Announcing The Monster
By Shah Alam Khan
18 May, 2014
Today was a difficult day to be an Indian. I consciously avoid saying "Indian Muslim" because the acceptance of fascists through a legalized democratic process is not an assault on Muslims alone……there’s much more at stake than mere battering of India’s largest minority. I won’t be wrong if I conclude that what is threatened is far less than what has already been lost in the cloud of dust raised by the jackboots of the approaching zealots. In fact in a democratic “number game”, the conceptualization of India and the essence of Indian constitution can so easily fall prey to bigots was unthinkable till today morning. The perils of parliamentary democracy could be revealed in such flagrant, naked way is what surprises all of us.
To presume that all is lost in the din is inanity par excellence. Remember what the greatest philosopher of our times Jacques Derrida had once said, “Monsters cannot be announced. One cannot say: 'here are our monsters', without immediately turning the monsters into pets”.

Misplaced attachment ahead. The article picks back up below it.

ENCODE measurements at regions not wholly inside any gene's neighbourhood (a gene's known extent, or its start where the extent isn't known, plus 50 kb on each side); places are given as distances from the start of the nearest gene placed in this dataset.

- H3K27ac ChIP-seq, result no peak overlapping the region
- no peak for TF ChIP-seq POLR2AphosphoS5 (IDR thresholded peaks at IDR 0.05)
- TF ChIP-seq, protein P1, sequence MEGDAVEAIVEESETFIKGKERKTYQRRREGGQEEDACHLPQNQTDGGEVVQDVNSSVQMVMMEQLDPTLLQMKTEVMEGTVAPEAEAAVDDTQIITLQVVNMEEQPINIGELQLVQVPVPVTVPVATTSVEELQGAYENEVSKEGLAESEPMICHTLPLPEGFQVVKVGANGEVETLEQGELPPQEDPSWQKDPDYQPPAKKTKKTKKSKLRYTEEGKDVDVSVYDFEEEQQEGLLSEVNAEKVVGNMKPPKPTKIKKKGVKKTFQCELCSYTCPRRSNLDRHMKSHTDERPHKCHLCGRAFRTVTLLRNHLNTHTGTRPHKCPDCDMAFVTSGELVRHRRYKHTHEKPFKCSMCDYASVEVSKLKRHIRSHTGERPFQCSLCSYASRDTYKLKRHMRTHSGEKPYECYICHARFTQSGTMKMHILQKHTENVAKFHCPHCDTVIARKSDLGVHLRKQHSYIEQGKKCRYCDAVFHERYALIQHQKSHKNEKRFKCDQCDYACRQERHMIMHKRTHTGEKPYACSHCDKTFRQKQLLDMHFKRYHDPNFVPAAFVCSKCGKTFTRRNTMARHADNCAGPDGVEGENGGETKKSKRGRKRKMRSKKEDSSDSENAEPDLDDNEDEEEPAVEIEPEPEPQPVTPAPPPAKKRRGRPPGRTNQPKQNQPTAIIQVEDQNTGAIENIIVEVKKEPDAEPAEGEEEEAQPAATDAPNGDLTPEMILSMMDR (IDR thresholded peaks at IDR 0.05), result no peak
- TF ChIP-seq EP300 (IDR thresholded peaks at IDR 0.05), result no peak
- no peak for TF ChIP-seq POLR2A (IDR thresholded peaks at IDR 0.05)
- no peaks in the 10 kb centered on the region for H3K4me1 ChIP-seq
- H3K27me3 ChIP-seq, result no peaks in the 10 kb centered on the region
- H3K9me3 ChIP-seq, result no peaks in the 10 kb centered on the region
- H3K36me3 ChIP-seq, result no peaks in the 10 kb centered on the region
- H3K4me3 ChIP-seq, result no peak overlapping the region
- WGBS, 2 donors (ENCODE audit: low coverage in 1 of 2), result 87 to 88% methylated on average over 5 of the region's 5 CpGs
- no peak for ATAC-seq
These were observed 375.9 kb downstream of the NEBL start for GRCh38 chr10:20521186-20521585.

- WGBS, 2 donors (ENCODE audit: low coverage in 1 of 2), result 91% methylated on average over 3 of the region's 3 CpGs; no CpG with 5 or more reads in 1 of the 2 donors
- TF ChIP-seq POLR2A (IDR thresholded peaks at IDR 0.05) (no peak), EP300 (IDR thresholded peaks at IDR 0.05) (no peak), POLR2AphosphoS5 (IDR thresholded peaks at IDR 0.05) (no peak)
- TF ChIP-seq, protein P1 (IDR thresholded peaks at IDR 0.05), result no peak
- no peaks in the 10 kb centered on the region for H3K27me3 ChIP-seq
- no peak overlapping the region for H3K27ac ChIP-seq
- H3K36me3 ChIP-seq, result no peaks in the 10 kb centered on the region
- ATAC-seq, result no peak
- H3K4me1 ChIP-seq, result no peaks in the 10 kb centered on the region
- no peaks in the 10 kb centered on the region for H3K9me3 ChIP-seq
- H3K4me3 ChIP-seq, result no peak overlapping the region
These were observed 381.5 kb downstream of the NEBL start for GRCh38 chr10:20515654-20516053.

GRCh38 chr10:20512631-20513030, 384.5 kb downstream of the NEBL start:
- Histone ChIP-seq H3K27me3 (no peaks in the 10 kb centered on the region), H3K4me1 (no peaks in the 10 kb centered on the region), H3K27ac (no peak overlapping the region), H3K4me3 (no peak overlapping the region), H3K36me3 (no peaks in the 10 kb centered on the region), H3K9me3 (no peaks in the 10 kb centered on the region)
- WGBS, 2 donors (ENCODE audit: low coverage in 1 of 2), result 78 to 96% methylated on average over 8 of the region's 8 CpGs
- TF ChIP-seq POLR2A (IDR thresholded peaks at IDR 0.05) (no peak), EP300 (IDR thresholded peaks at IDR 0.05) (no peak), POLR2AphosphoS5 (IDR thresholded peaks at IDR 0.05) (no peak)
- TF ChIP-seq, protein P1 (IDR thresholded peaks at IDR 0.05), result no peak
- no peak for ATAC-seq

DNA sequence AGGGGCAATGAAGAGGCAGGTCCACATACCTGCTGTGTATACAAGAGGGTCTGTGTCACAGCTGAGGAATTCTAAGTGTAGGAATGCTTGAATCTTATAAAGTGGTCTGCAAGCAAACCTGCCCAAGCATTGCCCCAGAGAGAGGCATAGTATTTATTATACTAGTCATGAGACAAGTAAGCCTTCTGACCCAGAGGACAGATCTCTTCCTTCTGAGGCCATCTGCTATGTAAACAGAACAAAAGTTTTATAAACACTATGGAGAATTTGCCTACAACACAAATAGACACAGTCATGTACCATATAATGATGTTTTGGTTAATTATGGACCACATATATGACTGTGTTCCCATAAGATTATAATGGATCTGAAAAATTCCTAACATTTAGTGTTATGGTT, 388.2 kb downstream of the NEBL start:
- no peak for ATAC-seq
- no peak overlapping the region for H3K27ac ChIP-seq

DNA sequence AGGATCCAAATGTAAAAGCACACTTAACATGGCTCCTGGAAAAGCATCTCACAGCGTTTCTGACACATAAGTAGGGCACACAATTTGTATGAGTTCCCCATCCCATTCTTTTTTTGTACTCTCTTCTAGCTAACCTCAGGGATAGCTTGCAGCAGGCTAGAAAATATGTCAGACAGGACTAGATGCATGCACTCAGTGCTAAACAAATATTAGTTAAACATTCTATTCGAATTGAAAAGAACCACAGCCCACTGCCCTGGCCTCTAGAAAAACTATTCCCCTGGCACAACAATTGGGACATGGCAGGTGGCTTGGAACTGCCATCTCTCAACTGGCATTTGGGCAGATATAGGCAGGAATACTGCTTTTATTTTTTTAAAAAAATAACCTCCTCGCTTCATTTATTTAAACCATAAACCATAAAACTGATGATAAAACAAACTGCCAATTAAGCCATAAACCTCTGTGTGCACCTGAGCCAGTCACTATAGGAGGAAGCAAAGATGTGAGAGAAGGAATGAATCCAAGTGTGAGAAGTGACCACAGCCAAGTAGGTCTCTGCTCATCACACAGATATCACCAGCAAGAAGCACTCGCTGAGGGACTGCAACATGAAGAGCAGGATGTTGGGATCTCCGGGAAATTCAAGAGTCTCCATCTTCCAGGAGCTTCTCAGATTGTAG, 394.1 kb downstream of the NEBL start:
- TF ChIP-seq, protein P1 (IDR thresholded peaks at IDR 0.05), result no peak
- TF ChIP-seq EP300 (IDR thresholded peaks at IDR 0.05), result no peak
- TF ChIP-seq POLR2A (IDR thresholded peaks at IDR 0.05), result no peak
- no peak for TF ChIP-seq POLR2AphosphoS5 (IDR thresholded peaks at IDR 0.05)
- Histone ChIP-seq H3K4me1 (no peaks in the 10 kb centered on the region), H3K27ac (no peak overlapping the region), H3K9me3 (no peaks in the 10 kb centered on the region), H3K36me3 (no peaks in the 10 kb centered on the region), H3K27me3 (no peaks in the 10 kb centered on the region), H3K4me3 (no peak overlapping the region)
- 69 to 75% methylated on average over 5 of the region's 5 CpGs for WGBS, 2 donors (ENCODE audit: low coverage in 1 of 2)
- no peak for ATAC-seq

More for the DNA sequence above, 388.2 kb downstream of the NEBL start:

The perception of the new regimen in Delhi should find meaning in what Derrida had said. We need to announce the monster. Discernment lies in thinking ahead of your enemy. Remember more than half of common Indians did not vote for this fascist regimen. Remember the tectonic plate, which connects India with Indians, has fault lines of caste, region and religion…so brittle that momentary glues cannot hold it together without an imminent danger of drifting apart on the slightest provocation. The need of the hour is to gel. Gel with Indians who think and breathe alike. To fortify institutions of hope. It’s not the time to sulk as Muslims but a time to mourn as Indians. There are signs of hope and optimism all around. We just need to clutch on these with all the force and will we have.
As for the dreams sold by Modi et al to a billion Indians, I am reminded of what Hannah Arendt had once said:
“The point, as Marx saw it, is that dreams never come true. ”
Shah Alam Khan, AIIMS, New Delhi, India
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